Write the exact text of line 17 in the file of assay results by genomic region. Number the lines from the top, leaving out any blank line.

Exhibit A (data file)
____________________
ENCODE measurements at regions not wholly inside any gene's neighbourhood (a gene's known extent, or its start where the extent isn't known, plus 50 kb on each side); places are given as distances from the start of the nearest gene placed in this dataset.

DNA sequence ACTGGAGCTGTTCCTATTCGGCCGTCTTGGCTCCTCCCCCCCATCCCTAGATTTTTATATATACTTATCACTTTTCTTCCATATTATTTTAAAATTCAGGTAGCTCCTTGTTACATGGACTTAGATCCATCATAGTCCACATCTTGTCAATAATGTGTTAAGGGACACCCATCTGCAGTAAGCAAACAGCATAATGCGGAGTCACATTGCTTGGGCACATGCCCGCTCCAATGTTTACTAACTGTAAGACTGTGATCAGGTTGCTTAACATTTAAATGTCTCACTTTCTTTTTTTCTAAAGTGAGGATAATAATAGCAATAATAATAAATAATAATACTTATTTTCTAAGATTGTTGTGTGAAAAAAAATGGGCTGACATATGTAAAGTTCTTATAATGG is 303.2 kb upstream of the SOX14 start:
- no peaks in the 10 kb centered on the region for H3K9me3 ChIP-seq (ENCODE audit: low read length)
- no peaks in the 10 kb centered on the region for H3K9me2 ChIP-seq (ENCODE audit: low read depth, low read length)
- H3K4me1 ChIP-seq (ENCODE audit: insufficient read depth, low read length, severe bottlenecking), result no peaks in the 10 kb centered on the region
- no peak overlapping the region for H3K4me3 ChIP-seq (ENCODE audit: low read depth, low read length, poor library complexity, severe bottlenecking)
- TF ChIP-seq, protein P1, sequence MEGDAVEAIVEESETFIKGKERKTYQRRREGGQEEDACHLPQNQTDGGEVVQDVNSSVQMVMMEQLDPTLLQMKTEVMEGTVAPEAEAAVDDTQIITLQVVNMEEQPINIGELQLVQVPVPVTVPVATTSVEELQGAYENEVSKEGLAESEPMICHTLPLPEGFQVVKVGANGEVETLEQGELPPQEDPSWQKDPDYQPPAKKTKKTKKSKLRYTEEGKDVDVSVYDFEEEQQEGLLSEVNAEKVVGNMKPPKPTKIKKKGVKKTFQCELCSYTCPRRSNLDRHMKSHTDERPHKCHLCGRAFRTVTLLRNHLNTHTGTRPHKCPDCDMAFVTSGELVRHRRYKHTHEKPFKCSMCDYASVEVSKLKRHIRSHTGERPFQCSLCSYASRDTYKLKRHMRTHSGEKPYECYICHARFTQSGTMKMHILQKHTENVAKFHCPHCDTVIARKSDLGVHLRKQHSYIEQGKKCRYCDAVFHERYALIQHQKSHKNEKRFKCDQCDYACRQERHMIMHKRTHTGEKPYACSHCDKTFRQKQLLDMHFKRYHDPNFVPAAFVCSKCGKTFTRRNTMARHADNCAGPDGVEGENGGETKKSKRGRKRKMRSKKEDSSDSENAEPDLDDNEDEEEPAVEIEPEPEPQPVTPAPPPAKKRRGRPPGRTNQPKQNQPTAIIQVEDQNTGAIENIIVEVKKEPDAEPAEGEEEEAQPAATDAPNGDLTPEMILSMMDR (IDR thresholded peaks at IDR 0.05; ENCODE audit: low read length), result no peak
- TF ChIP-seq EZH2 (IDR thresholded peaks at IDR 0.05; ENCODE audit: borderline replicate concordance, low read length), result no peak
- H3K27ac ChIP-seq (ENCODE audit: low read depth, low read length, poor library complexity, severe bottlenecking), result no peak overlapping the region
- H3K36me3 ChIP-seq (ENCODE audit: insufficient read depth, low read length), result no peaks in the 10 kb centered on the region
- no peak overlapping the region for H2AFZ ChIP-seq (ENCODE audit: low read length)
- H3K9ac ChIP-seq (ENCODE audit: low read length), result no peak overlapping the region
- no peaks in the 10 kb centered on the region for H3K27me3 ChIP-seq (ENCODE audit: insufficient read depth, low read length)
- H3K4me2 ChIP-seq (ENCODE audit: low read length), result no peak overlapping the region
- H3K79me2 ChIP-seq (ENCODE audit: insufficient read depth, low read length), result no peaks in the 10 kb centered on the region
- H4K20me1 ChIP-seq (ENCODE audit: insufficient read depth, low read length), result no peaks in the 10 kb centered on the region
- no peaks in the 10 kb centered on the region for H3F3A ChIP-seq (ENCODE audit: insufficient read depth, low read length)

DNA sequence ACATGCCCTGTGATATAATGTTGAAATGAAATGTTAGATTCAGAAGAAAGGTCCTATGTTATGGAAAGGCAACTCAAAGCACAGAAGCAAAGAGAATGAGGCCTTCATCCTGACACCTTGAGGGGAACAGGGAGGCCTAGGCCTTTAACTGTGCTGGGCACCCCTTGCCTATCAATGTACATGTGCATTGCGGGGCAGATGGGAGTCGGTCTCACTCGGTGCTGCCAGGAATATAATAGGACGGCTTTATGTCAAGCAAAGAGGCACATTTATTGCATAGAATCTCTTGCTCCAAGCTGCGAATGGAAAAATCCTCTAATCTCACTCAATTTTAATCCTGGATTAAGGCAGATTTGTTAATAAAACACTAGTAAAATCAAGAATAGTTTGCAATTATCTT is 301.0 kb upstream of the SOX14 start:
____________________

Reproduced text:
- no peaks in the 10 kb centered on the region for H3F3A ChIP-seq (ENCODE audit: insufficient read depth, low read length)